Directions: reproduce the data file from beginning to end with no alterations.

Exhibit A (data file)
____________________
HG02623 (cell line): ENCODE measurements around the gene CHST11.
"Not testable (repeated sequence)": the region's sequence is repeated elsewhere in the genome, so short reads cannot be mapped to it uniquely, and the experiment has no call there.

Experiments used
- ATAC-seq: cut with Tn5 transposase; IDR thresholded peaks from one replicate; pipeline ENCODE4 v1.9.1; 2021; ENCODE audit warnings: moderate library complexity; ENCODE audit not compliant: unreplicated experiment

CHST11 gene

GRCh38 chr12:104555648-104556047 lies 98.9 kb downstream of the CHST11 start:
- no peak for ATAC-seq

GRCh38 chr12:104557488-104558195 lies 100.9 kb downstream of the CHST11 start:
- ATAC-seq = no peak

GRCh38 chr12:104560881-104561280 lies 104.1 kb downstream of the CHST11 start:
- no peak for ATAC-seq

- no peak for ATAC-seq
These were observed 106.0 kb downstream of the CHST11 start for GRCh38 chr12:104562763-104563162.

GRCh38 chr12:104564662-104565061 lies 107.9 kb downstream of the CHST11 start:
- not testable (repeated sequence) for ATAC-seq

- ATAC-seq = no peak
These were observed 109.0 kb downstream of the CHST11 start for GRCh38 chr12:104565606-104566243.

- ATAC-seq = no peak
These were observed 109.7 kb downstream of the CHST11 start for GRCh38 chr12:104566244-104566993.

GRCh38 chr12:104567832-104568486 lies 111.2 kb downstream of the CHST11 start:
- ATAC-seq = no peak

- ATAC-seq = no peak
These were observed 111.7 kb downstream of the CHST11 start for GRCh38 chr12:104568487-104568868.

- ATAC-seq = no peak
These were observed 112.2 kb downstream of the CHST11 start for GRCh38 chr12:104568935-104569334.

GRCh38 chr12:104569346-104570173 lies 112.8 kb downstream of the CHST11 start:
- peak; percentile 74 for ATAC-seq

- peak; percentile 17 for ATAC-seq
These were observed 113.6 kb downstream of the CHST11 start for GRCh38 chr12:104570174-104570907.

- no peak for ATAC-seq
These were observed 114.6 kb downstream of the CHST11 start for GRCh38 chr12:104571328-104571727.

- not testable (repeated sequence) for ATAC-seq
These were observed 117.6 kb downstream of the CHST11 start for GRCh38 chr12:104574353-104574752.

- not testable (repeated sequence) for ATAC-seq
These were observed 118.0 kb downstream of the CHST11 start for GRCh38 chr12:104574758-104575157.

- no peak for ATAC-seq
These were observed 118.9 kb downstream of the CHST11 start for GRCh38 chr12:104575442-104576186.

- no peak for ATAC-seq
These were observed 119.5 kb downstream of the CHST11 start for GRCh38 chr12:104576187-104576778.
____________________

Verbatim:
HG02623 (cell line): ENCODE measurements around the gene CHST11.
"Not testable (repeated sequence)": the region's sequence is repeated elsewhere in the genome, so short reads cannot be mapped to it uniquely, and the experiment has no call there.

Experiments used
- ATAC-seq: cut with Tn5 transposase; IDR thresholded peaks from one replicate; pipeline ENCODE4 v1.9.1; 2021; ENCODE audit warnings: moderate library complexity; ENCODE audit not compliant: unreplicated experiment

CHST11 gene

GRCh38 chr12:104555648-104556047 lies 98.9 kb downstream of the CHST11 start:
- no peak for ATAC-seq

GRCh38 chr12:104557488-104558195 lies 100.9 kb downstream of the CHST11 start:
- ATAC-seq = no peak

GRCh38 chr12:104560881-104561280 lies 104.1 kb downstream of the CHST11 start:
- no peak for ATAC-seq

- no peak for ATAC-seq
These were observed 106.0 kb downstream of the CHST11 start for GRCh38 chr12:104562763-104563162.

GRCh38 chr12:104564662-104565061 lies 107.9 kb downstream of the CHST11 start:
- not testable (repeated sequence) for ATAC-seq

- ATAC-seq = no peak
These were observed 109.0 kb downstream of the CHST11 start for GRCh38 chr12:104565606-104566243.

- ATAC-seq = no peak
These were observed 109.7 kb downstream of the CHST11 start for GRCh38 chr12:104566244-104566993.

GRCh38 chr12:104567832-104568486 lies 111.2 kb downstream of the CHST11 start:
- ATAC-seq = no peak

- ATAC-seq = no peak
These were observed 111.7 kb downstream of the CHST11 start for GRCh38 chr12:104568487-104568868.

- ATAC-seq = no peak
These were observed 112.2 kb downstream of the CHST11 start for GRCh38 chr12:104568935-104569334.

GRCh38 chr12:104569346-104570173 lies 112.8 kb downstream of the CHST11 start:
- peak; percentile 74 for ATAC-seq

- peak; percentile 17 for ATAC-seq
These were observed 113.6 kb downstream of the CHST11 start for GRCh38 chr12:104570174-104570907.

- no peak for ATAC-seq
These were observed 114.6 kb downstream of the CHST11 start for GRCh38 chr12:104571328-104571727.

- not testable (repeated sequence) for ATAC-seq
These were observed 117.6 kb downstream of the CHST11 start for GRCh38 chr12:104574353-104574752.

- not testable (repeated sequence) for ATAC-seq
These were observed 118.0 kb downstream of the CHST11 start for GRCh38 chr12:104574758-104575157.

- no peak for ATAC-seq
These were observed 118.9 kb downstream of the CHST11 start for GRCh38 chr12:104575442-104576186.

- no peak for ATAC-seq
These were observed 119.5 kb downstream of the CHST11 start for GRCh38 chr12:104576187-104576778.